Thursday, August 02, 2007
Trying to Get Things Started....
Since I've moved to the Bay Area (we are at the very southern tip of the Bay) I've been meaning to get a sourdough starter bubbling. I'm not sure why I've put it off this long, I'll blame general spaciness or forgetfulness. Anyway. A sourdough starter is actually very simple to put together. It's just waiting for the wild yeast and the little bacteria to form that takes a bit of patience. Basically what you are doing is hoping to harness some of the wild yeast that already exists in the world around you (germaphobes, stop reading, or you will be spraying everything with bleach). It's pretty much everywhere. In the air, on us, on fruits and vegetables (that strange dusty looking stuff on the skin of grapes is yeast). It's just waiting for a nice mixture of flour and water to live in and feed on. There is a bit more to it than just that. You also want to invite some bacteria to the party. Lactobacillus (where I am it would be lactobacillus san francisco-well, maybe lactobacillus silliconus vallus- which is what makes San Francisco sourdough so distinctly sour) are the bacteria that create the acidic environment that wild yeast so loves to live in. These little critters live everywhere as well, just in different forms. When I was living in Wisconsin, I was able to get a fabulous sourdough starter going, it had great flavor and was very active (sadly I made the mistake of going out of town for a bit and leaving a friend to baby sit my starter....he forgot to feed it and didn't chill it..I returned to a sad dead hooch filled batch of ick).
( after mixing it looks like paste, but not as appealing:)
There are different ways to try to boost your starter when you begin. One thing some people like to start out with is water that has had organic raisins soaked in it. This isn't necessary, you may get some of the yeast off the raisins, but if you are starting with a good organic rye or whole wheat flour you should have enough to go with. Another way to do this is to add some diastatic malt powder(which helps to break down the starches in the flour for the yeast to feed on). This is also not necessary. I'm just whisking some flour and water together until it is somewhat smooth (small lumps are fine) and then storing it in a plastic or glass container (some metals will react with an acidic starter, so it's best to avoid most of them). This mixture will be sitting for about 24 hours, at which time I'll have a look at it and then discard half of the mixture (if you don't discard, you'll end up with a monster starter, and unless you have a few hundred gallon barrels, I suggest discarding..or you can always share with a friend). So, here's what I'm using (we'll see how it develops in the next few days!):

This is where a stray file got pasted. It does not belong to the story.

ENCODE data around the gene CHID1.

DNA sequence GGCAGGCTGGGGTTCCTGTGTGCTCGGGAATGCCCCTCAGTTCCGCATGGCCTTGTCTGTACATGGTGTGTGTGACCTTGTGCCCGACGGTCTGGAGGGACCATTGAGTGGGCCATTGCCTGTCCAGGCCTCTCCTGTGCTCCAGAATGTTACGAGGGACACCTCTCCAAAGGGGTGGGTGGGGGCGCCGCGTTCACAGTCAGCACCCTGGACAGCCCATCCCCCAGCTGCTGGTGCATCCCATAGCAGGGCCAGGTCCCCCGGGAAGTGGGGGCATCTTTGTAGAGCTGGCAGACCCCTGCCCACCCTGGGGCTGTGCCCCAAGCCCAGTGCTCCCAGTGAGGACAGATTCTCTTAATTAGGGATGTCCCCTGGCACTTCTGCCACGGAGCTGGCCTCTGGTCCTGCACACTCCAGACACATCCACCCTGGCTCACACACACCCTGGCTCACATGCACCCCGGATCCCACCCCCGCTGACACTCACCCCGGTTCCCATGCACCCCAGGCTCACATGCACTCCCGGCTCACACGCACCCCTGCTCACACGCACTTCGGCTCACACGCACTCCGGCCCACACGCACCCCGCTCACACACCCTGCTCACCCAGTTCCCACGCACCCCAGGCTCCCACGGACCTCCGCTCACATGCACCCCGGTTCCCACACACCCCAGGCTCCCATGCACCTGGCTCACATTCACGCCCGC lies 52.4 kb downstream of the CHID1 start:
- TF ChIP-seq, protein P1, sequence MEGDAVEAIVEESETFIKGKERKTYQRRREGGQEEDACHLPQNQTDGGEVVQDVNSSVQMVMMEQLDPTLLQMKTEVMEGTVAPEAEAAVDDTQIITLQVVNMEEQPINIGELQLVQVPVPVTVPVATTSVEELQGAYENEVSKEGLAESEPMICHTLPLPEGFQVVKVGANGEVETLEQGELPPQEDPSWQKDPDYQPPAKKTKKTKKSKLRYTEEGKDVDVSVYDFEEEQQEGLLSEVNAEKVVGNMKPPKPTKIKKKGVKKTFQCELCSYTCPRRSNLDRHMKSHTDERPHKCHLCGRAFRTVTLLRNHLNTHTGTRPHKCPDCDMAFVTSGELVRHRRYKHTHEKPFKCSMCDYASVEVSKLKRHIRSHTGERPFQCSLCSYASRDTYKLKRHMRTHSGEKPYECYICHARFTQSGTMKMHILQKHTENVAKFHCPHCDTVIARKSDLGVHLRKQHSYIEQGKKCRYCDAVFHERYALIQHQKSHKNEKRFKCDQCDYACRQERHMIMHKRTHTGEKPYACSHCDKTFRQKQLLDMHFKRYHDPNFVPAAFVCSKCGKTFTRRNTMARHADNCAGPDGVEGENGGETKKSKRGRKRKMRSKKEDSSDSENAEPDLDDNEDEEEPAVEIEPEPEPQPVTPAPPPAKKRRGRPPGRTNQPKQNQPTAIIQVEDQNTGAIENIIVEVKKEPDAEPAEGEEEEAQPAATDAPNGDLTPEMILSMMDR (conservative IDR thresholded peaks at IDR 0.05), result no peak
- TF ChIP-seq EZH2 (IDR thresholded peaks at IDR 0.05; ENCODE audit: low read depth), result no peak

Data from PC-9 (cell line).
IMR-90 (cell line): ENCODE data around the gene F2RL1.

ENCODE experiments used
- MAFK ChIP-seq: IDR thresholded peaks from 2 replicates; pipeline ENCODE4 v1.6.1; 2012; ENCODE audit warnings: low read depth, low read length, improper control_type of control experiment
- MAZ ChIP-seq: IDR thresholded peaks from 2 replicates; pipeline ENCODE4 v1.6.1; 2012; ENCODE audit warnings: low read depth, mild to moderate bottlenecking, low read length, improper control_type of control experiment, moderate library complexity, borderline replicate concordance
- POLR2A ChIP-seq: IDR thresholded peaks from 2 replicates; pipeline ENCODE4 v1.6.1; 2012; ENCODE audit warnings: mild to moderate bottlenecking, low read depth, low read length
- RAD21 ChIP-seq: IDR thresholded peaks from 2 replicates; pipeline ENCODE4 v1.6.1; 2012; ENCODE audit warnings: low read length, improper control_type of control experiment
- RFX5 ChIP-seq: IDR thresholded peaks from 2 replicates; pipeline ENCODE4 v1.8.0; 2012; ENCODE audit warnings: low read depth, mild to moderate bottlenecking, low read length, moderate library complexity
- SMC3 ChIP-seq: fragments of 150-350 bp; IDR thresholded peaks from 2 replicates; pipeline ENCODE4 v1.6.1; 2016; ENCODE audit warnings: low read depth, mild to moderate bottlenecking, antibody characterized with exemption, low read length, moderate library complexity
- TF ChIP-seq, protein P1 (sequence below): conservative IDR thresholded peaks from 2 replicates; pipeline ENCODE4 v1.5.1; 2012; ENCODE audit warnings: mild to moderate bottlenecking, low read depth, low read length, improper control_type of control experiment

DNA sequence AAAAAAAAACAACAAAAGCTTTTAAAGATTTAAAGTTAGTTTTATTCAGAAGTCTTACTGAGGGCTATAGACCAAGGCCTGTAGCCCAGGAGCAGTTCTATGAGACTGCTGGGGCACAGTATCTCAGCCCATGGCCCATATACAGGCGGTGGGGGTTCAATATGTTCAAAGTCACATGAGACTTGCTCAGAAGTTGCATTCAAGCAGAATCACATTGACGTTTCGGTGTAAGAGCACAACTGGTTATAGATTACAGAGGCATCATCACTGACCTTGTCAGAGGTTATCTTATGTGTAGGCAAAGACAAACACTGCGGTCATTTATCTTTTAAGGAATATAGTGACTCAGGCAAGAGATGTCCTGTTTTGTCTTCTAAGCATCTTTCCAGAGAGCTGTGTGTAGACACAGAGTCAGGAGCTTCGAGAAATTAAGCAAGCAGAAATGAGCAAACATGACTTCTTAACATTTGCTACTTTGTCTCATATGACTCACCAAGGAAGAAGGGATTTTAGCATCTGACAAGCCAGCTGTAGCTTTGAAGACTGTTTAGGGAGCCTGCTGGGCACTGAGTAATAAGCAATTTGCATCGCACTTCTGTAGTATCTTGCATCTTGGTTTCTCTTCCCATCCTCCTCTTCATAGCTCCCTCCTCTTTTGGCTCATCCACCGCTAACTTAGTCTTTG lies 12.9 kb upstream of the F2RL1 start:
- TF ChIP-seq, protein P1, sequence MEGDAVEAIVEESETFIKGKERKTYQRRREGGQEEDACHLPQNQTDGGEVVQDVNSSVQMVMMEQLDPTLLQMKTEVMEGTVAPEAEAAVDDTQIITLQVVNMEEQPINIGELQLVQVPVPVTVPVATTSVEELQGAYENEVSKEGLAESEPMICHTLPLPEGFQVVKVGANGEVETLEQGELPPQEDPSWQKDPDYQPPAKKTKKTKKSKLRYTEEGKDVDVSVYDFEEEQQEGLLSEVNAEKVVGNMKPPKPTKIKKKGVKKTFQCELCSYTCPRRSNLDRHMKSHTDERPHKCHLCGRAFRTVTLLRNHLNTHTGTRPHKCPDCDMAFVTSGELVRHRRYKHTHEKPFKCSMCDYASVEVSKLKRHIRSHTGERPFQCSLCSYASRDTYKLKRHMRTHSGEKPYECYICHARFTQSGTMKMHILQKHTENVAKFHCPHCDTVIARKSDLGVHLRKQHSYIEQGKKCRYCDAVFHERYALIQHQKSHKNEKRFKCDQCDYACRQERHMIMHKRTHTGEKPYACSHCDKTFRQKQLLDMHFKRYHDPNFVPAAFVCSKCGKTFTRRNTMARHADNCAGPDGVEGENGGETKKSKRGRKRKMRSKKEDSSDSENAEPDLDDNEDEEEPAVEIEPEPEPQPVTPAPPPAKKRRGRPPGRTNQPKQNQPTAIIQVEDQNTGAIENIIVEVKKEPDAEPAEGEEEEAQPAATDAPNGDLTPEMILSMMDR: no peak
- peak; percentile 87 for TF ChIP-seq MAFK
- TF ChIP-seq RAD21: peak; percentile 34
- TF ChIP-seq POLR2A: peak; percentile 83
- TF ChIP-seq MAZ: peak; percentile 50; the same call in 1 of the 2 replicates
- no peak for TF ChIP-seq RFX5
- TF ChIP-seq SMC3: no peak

8 ounces of water (I've got a bunch of bottled water that needs to rotate out of our earthquake kit...don't ask...so I'll be using this for the starter. Bottled water doesn't contain certain chemicals that live in tap water)
8 ounces of organic whole wheat flour (the next feeding will begin changing the starter over to unbleached bread flour..I just like to start with wheat. Rye works as well)
-Whisk together the flour and water. Scrape the mixture into glass or plastic container and cover. It will be a bit of a paste consistency.
-I like to take a nice thick rubber band and put it around the container where the mixture rests so I can see if there has been any movement.
-I don't like to name my starters until day two or three...I already have a name picked out for this one, but I'll keep that to myself for now.
(rubber bands from asparagus or broccoli come in handy:)
Let the mixture sit for 24 hours at room temperature(70 and above is ideal, but cooler will work) and then it will be time for a feeding, stay tuned...